• Cartridge case ejectors were flush with the fuselage, similar to the link problem.
  • Gun ports were flush with the fuselage, causing the engine to surge when the guns were fired and the aircraft nose pitching downwards at altitude.
  • A straight leading edge to the wing, resulting in the wing tips stalling before the rest of the wing, causing the aircraft nose to pitch upwards.

The first aircraft flew with an early RR Avon 103 series engine, giving around 6,500lb of thrust and using the well-established cartridge starting method, which was fine, but once all three cartridges had been fired it was an unpleasant and tedious process to replace them. The second prototype was fitted with an uprated Avon 107 engine giving 7,550lb thrust. Finally, the third prototype was altered to take the 8,000lb thrust Armstrong Siddeley Sapphire engine, with its electric starter, in case problems were encountered with the Avon installation. In the event uprated versions of both the Avon and the Sapphire engines continued throughout the Hunter’s service life.

The development snags listed above were all overcome in due course:

  • Air brake, several variations were tested, concluding with the successful installation on the underside of the fuselage towards the tail. The original robust flaps were retained.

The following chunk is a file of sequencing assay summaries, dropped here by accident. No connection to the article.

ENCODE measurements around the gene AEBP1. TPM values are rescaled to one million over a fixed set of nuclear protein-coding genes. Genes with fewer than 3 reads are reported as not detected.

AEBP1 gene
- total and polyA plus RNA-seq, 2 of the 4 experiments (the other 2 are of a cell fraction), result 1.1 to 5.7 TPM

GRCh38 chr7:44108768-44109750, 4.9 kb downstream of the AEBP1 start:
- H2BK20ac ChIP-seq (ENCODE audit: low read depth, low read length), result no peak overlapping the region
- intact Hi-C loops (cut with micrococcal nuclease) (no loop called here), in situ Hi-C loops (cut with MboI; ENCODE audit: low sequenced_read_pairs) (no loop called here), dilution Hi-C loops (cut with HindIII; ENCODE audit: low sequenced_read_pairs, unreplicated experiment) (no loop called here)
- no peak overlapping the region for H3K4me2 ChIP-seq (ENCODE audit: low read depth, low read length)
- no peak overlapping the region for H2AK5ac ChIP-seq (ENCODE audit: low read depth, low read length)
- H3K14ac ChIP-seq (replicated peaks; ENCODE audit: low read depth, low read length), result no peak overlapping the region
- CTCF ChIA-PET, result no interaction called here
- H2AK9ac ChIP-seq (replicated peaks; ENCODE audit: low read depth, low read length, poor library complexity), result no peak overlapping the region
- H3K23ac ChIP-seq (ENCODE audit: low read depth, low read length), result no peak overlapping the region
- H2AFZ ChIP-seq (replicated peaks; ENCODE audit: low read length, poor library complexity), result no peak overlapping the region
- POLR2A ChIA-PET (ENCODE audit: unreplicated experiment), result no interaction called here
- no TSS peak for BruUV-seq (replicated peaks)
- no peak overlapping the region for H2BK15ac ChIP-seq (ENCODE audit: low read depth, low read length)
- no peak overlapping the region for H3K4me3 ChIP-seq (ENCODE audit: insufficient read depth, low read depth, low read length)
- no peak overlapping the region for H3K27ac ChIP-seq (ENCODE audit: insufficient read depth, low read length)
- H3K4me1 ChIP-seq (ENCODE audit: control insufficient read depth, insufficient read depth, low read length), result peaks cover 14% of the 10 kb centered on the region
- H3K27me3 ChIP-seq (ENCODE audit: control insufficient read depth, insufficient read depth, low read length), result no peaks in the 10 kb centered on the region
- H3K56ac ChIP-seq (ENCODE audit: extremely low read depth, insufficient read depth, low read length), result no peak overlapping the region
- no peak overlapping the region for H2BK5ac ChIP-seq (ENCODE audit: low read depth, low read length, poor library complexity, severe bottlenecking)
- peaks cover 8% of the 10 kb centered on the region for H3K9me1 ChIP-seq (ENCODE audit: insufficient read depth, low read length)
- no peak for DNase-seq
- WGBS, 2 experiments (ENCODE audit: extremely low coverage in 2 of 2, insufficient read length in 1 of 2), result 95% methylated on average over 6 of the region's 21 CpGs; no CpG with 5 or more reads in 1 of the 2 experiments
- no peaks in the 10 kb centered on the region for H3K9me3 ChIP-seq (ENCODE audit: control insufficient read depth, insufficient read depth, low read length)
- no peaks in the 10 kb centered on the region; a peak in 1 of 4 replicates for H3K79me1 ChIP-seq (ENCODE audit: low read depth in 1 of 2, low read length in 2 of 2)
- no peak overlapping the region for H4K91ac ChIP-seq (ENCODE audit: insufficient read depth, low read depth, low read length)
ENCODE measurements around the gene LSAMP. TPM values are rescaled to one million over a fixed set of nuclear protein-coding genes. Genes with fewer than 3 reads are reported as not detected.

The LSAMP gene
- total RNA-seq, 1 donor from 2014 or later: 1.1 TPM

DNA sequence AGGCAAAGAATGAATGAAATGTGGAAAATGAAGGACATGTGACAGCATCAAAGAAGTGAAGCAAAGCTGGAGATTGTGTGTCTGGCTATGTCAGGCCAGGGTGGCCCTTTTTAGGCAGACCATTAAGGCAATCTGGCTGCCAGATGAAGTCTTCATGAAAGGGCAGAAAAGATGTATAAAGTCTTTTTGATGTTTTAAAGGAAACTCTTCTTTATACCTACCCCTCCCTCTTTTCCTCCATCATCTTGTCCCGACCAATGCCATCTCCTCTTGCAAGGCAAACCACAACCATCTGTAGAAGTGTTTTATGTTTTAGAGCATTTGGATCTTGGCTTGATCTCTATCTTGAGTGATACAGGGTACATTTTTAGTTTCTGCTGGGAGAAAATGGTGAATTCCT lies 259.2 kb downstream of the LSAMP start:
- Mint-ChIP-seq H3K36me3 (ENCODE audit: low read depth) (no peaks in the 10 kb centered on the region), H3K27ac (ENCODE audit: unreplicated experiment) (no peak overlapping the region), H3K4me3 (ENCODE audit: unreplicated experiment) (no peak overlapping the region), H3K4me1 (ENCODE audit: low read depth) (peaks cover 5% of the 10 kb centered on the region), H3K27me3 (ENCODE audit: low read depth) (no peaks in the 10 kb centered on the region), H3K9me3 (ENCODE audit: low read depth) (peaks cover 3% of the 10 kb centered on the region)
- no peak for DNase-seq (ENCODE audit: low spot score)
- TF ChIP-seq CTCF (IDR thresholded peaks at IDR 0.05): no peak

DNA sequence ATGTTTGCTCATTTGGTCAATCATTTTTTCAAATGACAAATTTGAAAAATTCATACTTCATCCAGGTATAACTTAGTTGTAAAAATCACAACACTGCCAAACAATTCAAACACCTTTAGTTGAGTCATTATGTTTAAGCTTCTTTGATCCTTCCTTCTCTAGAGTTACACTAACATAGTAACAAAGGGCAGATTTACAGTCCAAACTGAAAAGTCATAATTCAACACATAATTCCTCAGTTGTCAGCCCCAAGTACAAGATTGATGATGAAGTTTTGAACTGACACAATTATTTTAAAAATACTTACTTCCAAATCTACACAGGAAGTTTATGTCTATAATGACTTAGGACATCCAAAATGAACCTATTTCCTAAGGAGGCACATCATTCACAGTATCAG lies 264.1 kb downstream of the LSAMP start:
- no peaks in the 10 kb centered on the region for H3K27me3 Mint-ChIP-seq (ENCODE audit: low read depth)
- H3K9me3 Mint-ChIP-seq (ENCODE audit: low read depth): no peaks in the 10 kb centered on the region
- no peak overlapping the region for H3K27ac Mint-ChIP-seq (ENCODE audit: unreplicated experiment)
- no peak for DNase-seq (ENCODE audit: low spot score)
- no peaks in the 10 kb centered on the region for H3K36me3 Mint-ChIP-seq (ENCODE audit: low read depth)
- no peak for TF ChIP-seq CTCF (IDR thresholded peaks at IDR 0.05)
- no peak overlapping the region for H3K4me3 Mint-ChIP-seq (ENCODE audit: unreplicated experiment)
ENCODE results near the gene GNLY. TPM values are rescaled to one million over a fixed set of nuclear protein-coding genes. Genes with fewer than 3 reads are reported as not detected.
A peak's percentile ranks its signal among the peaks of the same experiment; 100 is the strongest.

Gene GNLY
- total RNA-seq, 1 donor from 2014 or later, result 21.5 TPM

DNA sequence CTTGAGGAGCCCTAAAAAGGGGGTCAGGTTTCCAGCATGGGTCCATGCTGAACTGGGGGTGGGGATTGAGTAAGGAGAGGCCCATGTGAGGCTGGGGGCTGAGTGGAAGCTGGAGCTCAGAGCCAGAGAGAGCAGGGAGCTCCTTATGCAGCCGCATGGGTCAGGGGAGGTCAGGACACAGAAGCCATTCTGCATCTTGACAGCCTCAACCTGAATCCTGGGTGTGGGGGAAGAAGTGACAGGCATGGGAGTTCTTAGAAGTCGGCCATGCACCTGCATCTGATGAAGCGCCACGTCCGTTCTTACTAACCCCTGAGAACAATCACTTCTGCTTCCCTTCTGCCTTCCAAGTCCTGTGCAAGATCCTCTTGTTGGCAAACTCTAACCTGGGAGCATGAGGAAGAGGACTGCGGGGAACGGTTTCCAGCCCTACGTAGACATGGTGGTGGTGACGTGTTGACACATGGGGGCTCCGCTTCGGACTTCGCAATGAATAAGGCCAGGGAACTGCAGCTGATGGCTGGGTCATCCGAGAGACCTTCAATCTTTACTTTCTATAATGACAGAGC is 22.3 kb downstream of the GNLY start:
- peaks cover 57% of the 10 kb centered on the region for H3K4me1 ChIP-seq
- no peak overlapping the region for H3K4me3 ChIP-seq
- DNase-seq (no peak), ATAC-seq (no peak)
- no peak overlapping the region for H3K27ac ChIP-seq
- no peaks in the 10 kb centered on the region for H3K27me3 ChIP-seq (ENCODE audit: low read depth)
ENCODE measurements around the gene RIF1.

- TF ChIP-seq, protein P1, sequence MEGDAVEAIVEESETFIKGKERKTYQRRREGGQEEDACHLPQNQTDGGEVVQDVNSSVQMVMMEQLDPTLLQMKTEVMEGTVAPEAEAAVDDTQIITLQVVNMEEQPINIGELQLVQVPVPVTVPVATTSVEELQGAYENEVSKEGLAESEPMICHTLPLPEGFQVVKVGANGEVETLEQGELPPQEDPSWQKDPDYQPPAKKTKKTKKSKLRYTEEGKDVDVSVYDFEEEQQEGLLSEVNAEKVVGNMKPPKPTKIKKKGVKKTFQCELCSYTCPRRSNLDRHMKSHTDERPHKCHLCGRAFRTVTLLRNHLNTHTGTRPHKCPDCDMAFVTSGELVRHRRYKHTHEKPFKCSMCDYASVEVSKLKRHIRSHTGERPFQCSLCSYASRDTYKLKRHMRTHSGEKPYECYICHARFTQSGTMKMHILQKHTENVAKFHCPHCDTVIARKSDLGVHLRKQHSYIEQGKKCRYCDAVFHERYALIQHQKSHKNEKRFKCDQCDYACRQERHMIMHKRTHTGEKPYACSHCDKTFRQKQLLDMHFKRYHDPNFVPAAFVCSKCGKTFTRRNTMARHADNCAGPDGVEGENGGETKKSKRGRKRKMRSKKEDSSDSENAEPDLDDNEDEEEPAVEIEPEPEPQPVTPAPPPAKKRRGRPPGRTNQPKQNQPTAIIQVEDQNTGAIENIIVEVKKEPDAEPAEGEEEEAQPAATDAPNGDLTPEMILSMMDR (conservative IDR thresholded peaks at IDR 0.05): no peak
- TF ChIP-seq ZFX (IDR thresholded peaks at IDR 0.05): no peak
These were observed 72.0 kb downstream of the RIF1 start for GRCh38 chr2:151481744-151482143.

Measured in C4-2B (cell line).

• Ammunition link and cartridge case ejections were resolved by projecting the chute tubes beyond the fuselage and by installing ‘Sabrina-collector’ blisters to catch the cartridge cases (Sabrina being a notably well developed actress at the time).
  • The gun ports were modified so that the gases created when firing took place, were deflected from the engine air intake.
  • The wing stalling problems were not unique to the Hunter. The Mig 15, Mig 17 and the Mig 19 each used rather large fences on the wing, while the F86 Sabre tried automatic slats which caused problems of their own, before reverting to fences, as did the Swift. Hawker adopted a much more attractive and innovative approach by creating a dog-tooth leading edge, so that a vortex formed to give a better airflow, which delayed the stall. Pitching was transformed and Rod enthused greatly about how effective a solution it was. Both the Swift and the Lightning followed suit with the idea.

The fuel capacity and subsequent aircraft ranges were typically British and utterly inadequate. Fuel tanks were installed in various locations and fed from the furthermost point, forwards towards the engine – starting with fuselage tanks installed around the very hot rear jet pipes – honestly. Initially the Hunter F1 fuel tanks could give around 400 miles range. By the time the Hunter Mk 6 emerged this was increased to around 1,450 miles at 40,000ft altitude with the introduction of drop tanks, typically 2 x 230 gallon, plus 2 x 100 gallon tanks. All this was achieved after extensive drop tank trials to ascertain the best size of tank, its positioning under the wing and emergency release to avoid tail strikes, etc..